In die no'i'e. Amen. I Thomas Vyell of Ixworth the yeld', the xj day of the moneth of October, ye yeer of oure lord m'cccclxxij of very sad and hoole mynd and good avysemente, make myn testament in this wyse. Fyrst I beqweth and bytake myn sowle to almyghty god, to yet blessed lady and to all the Seyntes of heven, and myn body to be beryd in the parysh cherche of Ixworth be for sayd befor the auter of Seynt James. Also I beqweth to the heych awter there ijs. Also I beqweth to ye stepyll of the same cherche vj marcs. Also I beqweth to ye pryor of Ixworth ijs, to the Suppryour xxd. Also th Sire Edmund Stowe xxd, to eu'y chanon preste ther xijd and to eche movyse vj. Also 1 beqweth to the newe freers of Thetford to a trentall xs. and to the same hows ijbs of whette and a combe of malte. Also I beqweth to the holde hows of the same town to a trentall sx. Also the sreets of Babwell to a trentall Ns. Also I beqweth myn mass hyngfatte to ye gylde of Seynt Thomas, so that myn wyffe and John my brother have the kepyng thereof ther lyve. Also I beqwethe and assigne to myn beforeseyd wyffe alle the ostylments of myn howssold. Also I beqwethe to Thomas myn sone, myn splytyng saw1 myn brood axe2 a luggyng belte3 a ffellyng belte4 a twybyll5 a sqwer6 a morteys wymbyll 7 a foote wymbyll8 a drawte wymbyll9 a compas10 and hande sawe11 a kytting sawe.12 Also I geve and beqwethe to Thomas myn sone myn place that I dwelle jn wt. all the purtenance and to his heyers wt. owtyn ende, and yeffe he deye wt. owtyn heyers the seyde place to remayne wt. the purtenance to John myn sone, and to his heyers wt. owtyn ende. So that myn beforeseyde wyfe have the seyde place wt. the purtenances outo the tyme myn assyned ever be of age to meynteyne it by him selffe. As I gave and beqwethe to Crystyan myn wyffe by forsey myn place wt. the purtenances that was John Knotts for terme of her lyffe, and aft her decesse to remayn to John myn sone to his heyers and assignes wt. owtyn ende. But yeffe it happe the seyde John to Hereryte myn other above seyd place, thanne I wolde and assigne that place wyche John Knotts hadde be solde and dysposyd for myn and for myn frendes sowly, to execucion for this myn laste wylle and testaments. I make and ordeyn befor seyde wyffe and John Vyell myn brother.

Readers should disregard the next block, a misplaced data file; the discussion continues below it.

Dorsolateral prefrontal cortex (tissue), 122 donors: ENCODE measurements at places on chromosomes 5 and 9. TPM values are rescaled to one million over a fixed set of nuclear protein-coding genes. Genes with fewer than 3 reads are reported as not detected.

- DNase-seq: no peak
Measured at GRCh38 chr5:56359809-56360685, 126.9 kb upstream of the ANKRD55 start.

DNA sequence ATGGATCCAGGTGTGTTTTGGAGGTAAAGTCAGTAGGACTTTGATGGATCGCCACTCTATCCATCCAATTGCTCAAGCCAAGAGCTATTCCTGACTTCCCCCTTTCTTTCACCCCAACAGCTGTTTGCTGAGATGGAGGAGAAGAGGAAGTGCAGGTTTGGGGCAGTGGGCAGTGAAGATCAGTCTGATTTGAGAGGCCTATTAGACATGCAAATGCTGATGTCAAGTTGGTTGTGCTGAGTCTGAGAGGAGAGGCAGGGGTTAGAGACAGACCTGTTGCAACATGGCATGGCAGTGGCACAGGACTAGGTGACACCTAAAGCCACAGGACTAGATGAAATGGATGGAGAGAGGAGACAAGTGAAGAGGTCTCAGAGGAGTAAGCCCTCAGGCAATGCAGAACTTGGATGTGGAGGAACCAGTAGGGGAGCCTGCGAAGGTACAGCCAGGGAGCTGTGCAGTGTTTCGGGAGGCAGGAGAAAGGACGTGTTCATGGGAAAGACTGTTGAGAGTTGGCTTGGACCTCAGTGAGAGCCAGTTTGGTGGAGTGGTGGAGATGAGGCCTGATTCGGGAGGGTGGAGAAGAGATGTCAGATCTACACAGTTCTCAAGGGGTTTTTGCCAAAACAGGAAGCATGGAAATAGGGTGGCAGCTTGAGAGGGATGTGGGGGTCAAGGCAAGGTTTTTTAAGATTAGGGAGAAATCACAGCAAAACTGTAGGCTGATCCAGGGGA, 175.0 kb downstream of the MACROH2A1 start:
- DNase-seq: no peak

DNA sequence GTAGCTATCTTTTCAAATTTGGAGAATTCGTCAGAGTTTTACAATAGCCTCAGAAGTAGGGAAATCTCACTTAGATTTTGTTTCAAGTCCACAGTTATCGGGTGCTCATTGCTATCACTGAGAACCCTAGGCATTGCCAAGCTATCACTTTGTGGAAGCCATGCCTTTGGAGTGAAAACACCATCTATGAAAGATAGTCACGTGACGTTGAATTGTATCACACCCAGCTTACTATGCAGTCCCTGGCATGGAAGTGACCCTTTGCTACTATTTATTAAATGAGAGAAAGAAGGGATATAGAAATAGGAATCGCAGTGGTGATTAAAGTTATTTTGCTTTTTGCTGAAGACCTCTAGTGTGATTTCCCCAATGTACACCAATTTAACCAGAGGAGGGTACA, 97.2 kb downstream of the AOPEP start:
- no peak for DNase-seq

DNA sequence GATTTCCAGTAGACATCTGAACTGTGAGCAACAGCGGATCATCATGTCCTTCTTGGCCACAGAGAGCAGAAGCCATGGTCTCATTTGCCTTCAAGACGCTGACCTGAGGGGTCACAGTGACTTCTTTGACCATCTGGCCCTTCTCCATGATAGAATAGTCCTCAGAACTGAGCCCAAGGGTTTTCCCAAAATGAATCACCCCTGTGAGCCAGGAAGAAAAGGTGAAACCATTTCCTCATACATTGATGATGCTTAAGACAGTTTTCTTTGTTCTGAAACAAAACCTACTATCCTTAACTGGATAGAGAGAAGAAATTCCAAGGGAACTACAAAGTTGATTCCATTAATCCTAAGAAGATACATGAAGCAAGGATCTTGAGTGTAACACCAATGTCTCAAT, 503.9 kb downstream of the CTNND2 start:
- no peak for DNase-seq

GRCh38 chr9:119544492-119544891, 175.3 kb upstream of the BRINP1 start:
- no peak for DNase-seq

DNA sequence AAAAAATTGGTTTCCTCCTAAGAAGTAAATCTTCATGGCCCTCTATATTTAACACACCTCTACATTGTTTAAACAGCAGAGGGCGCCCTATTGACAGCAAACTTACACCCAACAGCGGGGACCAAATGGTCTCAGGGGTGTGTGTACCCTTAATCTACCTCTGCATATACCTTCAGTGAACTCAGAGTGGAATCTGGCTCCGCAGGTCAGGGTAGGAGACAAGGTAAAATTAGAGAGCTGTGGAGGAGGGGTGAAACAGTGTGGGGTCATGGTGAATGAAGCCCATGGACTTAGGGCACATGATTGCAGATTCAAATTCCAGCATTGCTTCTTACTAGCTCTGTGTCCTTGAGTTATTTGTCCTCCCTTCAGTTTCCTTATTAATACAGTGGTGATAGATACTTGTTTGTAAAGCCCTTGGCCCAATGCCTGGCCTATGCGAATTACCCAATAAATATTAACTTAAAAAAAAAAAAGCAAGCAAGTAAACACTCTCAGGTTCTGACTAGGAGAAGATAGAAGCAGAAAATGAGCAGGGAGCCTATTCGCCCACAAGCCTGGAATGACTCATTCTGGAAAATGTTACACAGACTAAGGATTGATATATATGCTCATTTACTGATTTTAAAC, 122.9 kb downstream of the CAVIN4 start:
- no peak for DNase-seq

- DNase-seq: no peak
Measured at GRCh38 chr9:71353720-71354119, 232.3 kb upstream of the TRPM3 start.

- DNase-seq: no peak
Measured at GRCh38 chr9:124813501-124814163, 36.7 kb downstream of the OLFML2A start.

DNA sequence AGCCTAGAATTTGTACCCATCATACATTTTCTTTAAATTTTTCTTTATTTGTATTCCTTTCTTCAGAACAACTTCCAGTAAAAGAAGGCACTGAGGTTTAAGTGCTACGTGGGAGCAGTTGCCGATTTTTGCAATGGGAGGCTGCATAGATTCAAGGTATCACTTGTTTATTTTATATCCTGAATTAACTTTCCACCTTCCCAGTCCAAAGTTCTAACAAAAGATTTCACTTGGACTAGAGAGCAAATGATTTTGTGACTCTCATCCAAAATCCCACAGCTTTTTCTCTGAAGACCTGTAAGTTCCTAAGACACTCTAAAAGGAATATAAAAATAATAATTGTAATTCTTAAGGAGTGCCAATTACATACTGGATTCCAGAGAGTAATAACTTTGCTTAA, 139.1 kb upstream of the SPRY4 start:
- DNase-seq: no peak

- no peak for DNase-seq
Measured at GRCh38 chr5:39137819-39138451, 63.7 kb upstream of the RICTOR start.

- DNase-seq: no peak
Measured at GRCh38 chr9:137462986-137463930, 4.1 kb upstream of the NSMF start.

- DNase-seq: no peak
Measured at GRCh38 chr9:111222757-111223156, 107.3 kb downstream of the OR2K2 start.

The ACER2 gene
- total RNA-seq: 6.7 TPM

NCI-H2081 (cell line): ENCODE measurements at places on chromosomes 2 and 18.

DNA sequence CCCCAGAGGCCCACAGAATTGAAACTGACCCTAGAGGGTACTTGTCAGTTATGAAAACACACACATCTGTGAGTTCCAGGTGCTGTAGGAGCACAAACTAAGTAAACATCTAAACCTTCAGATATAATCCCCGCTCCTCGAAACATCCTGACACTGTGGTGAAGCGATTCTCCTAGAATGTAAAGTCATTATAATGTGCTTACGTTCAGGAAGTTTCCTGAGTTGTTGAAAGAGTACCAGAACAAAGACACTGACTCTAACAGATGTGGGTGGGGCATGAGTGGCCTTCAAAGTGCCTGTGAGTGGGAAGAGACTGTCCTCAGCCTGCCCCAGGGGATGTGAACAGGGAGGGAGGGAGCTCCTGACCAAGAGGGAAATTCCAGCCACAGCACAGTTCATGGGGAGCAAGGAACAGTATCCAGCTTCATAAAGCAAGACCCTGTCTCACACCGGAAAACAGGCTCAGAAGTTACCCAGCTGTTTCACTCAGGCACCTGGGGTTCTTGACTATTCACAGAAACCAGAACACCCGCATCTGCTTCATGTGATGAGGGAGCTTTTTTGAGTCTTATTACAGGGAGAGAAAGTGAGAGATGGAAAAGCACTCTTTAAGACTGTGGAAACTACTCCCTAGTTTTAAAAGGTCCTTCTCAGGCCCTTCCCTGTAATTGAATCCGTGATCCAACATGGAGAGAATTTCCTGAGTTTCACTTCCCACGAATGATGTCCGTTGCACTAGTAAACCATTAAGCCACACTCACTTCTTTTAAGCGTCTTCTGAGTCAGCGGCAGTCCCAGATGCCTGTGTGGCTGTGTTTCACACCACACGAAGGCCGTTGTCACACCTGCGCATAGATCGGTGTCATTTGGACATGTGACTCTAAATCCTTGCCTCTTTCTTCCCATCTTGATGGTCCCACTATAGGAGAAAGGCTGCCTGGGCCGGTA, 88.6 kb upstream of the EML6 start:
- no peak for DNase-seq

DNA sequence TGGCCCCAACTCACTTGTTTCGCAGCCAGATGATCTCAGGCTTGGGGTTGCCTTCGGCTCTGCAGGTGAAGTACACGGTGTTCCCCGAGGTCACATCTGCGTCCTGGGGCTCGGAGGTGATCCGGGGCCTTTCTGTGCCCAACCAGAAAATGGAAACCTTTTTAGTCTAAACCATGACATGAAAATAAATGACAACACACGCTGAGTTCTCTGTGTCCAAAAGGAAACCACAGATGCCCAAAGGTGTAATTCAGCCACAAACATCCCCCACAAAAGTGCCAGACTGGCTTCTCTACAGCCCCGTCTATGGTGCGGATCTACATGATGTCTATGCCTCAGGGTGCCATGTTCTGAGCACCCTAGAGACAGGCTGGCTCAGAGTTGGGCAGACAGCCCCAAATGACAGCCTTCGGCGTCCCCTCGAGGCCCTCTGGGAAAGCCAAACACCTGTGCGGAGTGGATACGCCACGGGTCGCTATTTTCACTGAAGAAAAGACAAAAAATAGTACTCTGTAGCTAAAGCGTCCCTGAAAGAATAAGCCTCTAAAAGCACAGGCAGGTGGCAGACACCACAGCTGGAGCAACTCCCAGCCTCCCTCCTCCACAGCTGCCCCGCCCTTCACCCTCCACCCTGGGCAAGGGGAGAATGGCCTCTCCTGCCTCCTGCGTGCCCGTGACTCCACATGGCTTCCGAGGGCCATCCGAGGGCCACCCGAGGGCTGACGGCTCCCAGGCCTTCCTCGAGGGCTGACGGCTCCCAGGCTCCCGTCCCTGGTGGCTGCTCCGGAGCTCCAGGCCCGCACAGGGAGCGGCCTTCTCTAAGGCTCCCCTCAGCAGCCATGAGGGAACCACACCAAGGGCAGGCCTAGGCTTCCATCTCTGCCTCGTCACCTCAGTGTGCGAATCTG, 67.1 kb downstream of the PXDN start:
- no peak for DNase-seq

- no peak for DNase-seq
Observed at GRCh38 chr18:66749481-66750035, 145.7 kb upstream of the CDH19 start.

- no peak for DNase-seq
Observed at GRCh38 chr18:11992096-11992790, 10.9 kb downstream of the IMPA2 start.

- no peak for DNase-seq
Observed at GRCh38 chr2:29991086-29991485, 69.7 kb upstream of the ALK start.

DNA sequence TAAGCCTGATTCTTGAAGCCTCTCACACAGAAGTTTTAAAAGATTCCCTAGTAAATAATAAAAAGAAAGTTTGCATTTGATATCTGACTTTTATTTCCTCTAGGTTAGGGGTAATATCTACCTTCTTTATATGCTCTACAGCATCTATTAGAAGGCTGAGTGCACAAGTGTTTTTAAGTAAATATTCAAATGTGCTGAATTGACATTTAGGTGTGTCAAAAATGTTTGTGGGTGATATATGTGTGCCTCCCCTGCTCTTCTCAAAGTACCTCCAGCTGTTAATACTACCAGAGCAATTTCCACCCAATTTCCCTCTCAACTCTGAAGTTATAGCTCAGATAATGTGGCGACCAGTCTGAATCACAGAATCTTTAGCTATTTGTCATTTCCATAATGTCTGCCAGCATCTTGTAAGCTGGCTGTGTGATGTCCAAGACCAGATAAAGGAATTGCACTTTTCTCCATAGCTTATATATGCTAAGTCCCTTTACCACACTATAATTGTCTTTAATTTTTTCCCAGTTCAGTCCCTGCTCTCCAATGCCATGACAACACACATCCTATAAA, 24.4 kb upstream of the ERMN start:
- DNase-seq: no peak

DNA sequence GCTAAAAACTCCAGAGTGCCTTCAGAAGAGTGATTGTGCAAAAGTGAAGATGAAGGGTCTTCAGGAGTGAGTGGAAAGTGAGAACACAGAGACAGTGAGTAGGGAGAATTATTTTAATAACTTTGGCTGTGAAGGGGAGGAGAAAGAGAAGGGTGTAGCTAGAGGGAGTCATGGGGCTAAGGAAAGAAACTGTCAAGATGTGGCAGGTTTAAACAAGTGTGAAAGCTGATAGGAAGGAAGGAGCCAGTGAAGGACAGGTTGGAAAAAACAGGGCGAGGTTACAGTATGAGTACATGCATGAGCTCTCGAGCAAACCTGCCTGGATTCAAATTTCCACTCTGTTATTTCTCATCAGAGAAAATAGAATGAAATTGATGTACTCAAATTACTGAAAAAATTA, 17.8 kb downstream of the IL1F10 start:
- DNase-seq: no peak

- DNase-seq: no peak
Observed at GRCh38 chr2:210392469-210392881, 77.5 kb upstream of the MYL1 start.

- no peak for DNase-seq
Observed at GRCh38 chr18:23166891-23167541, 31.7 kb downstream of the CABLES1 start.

Note. - Bury and West Suffolk Archaeological Institute and Suffolk Institute Archaeology, Vol. I, p. 108.